New car figures hit by 5% slump in past year
New car registrations in Northern Ireland - one of the most accurate indicators of consumer sentiment - are down 5% on a year earlier, latest figures show.
The Society of Motor Manufacturers and Traders (SMMT) said there were 3,377 new car registrations in April, a drop of nearly 5.4% from 3,569 a year earlier.
In the year so far, there have been 19,325 car sales, compared to 19,760 the year before, a drop of 2.2%.
Northern Ireland was the only UK region to suffer a fall in new car registrations with Scotland and Wales experiencing increases of 5.6% and 1% respectively.
Among those shelling out for new sets of wheels in Northern Ireland, the most popular car was the Ford Focus, while Vauxhall and Volkswagen boast two models each in the top 10 countdown.
Ulster Bank chief economist Richard Ramsey said: "After the purchase of a house or home, a new car represents the most significant expenditure item that an individual or household will make.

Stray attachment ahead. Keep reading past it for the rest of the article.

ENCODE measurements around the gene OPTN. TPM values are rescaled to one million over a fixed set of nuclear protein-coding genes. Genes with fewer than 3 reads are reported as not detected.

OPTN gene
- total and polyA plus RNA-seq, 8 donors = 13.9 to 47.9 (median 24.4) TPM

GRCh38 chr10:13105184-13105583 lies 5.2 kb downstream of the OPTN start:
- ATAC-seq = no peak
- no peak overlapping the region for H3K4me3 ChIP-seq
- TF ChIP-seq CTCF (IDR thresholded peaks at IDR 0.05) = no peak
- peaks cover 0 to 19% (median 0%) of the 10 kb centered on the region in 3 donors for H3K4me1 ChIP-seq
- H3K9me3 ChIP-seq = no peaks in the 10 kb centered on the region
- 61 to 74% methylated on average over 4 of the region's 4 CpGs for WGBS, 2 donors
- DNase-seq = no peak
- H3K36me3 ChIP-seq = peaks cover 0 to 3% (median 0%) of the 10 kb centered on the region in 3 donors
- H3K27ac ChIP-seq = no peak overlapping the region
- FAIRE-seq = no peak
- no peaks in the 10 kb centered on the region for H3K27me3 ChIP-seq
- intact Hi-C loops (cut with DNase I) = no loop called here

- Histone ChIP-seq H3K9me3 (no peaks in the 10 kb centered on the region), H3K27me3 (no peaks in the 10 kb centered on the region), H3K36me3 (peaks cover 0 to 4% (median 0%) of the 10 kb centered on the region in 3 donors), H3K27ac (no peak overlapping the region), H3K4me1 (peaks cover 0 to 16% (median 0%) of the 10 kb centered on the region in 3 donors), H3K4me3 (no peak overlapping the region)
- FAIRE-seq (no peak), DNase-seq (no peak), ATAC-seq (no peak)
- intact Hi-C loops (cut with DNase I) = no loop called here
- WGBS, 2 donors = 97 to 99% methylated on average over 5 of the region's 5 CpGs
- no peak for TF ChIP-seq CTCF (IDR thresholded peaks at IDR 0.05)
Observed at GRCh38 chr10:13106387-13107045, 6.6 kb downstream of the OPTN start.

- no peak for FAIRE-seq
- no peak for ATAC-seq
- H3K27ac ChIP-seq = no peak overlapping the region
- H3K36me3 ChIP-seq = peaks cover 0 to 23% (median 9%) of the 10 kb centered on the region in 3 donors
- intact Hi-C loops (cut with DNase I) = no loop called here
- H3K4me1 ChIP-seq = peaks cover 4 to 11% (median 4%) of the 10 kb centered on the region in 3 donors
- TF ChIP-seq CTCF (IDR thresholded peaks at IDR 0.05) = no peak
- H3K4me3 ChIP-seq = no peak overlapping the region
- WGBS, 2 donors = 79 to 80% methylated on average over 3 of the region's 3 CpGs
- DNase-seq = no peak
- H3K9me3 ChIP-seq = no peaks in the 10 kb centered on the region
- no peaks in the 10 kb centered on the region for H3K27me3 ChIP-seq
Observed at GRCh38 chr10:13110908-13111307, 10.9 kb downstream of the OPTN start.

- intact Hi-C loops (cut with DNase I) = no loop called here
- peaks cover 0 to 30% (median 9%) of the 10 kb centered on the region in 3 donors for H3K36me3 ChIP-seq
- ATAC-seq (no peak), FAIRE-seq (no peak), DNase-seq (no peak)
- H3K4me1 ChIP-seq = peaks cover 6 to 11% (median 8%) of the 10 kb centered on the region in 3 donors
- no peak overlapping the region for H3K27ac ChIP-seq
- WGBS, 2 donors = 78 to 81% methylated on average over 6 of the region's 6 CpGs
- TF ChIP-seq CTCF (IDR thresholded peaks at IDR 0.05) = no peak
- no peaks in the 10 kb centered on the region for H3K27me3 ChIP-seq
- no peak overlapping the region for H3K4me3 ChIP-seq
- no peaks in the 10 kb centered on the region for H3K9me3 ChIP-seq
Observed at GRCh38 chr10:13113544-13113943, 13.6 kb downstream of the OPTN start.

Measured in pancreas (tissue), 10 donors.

"Therefore trends in new car sales provide a key barometer for consumer spending and consumer confidence.
"Given the squeeze on household incomes from rising taxes, inflation (particularly petrol, food and utility bills) and pay freezes or cuts, discretionary expenditure on everything from retail and leisure (including pubs and restaurants) to transport are increasingly coming under the financial microscope of consumers.
"It is therefore not surprising that against this background, new car sales in Northern Ireland are continuing to fall, albeit marginally."
Mr Ramsey said there had been 46,794 new car sales in Northern Ireland in the year to April 2012, a new low and nearly a third down from the peak in 2007, when there were 68,708 sales.
But the economist said economy was becoming as much a badge of pride as extravagance in the pre-credit crunch era as people adopt thrifty habits such as downshifting to cheaper supermarkets and cars alike.
"During the consumer and property boom of 2006/07 there was pressure to keep up with the Joneses," said Mr Ramsey.
"Equally, during the recession, it is becoming increasingly popular and essentially to keep up with the Joneses in the fiscal austerity stakes too.
"As with food shopping, we are also likely to see a downshifting in brands to cheaper brands.
"As a result, we should see more motorists switching from premium cars to lower brands - for example, Audi to VW, VW to Seat, Seat to Skoda etc."
Number of cars sold in Northern Ireland in past year. Down from 19,760 in previous 12 months